Energy consumption and atmospheric emissions

At the end of 2014 all of Viking Line’s vessels, except for the Viking Grace, switched to diesel oil with a sulphur content of less than 0.1 per cent by weight in order to meet the requirement of the European Union´s new sulphur directive, which went into effect on January 1, 2015. The Viking Grace runs on liquefied natural gas (LNG), which is free of sulphur.

Until then, the vessels in question operated on low-sulphur oil with 0.5 per cent content by weight in order to reduce sulphur oxide (SOx) emissions.

To decrease nitrogen oxide emissions, reduction technology is used on two of Viking Line’s vessels – catalytic converters on the Viking Cinderella and humid air motor (HAM) technology on the Mariella.

Humid Air Motor (HAM)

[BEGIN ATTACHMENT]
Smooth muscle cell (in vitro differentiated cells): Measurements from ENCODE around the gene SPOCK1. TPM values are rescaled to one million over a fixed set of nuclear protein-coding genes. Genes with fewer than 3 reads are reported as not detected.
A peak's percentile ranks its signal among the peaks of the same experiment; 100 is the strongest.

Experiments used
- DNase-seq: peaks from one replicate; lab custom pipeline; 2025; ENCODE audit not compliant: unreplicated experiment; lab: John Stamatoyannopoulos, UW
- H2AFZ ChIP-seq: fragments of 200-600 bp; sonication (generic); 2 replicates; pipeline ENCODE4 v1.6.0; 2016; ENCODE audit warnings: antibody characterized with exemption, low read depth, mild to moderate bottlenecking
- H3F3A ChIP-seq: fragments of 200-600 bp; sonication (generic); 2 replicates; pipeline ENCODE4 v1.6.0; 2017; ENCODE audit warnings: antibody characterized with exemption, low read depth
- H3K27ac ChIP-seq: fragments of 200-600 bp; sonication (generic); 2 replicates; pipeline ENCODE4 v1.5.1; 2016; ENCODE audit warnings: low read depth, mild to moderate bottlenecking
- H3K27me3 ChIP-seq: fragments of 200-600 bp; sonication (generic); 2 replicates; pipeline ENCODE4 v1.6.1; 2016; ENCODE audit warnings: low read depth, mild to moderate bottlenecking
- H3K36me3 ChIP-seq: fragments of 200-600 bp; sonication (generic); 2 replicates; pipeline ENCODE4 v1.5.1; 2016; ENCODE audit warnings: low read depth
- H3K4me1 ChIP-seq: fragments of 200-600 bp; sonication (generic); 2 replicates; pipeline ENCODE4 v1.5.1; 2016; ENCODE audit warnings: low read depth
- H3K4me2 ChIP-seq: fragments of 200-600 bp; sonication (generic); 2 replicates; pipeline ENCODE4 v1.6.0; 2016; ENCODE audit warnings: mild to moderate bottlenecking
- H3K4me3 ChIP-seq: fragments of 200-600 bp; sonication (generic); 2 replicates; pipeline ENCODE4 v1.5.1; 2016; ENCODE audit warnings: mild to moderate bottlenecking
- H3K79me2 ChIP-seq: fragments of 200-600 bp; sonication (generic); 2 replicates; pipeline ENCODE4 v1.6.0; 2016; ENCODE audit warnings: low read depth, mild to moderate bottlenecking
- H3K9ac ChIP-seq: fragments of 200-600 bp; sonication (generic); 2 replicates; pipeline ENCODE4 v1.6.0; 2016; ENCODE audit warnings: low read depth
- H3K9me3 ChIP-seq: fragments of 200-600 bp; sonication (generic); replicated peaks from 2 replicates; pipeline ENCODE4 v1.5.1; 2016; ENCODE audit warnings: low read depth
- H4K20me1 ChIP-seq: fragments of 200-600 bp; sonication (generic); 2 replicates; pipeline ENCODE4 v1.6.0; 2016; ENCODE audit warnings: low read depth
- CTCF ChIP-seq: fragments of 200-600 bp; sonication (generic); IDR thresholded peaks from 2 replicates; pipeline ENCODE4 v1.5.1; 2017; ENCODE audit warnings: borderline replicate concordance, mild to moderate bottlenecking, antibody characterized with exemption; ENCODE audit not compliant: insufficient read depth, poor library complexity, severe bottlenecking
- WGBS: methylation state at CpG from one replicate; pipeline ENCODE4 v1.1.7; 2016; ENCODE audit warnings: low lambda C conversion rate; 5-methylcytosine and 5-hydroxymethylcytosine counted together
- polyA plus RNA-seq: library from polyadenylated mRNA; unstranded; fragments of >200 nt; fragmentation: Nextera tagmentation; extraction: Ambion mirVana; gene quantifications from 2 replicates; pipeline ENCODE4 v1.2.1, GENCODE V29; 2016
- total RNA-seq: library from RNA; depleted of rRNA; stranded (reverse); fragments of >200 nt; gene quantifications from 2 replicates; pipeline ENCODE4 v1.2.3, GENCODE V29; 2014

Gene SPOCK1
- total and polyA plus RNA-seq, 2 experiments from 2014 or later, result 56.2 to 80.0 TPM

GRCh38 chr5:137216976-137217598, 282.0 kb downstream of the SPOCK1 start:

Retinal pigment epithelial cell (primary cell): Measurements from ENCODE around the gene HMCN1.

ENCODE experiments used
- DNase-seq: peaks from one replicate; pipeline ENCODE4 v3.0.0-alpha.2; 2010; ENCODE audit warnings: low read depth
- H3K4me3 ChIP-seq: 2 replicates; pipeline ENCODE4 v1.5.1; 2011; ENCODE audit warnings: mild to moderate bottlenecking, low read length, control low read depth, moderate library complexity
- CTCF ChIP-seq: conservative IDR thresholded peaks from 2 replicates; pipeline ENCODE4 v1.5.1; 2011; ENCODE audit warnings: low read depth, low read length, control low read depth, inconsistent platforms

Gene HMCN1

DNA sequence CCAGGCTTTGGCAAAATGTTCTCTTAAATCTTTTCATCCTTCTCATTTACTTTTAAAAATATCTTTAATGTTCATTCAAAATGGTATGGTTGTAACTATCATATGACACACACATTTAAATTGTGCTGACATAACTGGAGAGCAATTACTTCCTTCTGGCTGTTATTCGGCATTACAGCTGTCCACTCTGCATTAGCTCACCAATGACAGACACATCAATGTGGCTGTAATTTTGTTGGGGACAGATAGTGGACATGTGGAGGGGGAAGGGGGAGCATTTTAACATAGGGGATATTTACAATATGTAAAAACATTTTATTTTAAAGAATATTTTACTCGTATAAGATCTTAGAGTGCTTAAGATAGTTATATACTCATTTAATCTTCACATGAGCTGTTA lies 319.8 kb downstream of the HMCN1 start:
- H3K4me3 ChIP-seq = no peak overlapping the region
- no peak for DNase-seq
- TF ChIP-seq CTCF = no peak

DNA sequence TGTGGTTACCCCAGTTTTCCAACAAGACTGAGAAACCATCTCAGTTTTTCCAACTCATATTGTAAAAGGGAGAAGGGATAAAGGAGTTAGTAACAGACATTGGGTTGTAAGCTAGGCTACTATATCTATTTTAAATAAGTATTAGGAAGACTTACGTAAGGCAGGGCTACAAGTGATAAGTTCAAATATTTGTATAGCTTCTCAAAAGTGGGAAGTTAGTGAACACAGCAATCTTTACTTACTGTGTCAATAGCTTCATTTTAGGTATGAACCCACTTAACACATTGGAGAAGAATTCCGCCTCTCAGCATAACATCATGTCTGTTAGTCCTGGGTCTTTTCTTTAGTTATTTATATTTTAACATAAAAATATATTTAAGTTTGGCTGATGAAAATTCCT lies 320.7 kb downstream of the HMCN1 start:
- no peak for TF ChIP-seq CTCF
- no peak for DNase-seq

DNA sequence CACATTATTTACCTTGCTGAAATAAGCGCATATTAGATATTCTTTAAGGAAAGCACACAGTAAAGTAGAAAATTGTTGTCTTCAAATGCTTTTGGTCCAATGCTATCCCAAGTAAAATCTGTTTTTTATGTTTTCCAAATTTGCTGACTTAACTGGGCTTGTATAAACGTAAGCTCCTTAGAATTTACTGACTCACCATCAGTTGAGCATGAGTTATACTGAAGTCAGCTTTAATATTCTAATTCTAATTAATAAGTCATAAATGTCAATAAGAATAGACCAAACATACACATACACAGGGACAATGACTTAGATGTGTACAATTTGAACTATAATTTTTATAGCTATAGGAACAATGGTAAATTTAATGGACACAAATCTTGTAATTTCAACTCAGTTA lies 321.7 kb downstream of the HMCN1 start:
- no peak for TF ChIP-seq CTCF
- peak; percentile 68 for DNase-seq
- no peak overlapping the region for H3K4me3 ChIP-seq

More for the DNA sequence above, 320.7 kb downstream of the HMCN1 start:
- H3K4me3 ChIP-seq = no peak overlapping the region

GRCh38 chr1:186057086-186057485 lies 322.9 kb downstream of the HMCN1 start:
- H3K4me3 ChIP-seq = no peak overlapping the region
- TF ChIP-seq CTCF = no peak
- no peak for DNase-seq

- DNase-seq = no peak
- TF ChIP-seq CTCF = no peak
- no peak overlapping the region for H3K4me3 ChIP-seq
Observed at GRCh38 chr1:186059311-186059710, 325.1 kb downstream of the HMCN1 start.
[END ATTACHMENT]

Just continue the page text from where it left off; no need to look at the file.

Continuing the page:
A technology that reduce nitrogen oxide emissions by lowering the combustion temperature of vessel engines. This is achieved by adding vaporized seawater to the combustion process.

Selective catalytic reduction (SCR)

A process that transforms nitrogen oxides into pure nitrogen gas and water vapour. A catalyzer used on a  ship normally uses liquid urea as an additive (urea consumption about 15g/kWh).

Viking Line has an internal programme to reduce exhaust gas emissions. In this programme, vessel operating staff and the Company’s technical department are working to introduce fuel-efficient methods of manoeuvring vessels.

M/S Gabriella and M/S Mariella use shore-side electricity while at port at Stockholm and Helsinki. Shore-side electricity reduces emissions of air pollutants and engine noise while the ships are at port.

m/s Viking Grace

Unique and an environmental pioneer

M/S Viking Grace is powered by Liquefied Natural Gas (LNG) and has a new energy system where waste heat from the engines is transformed to energy which is used on board.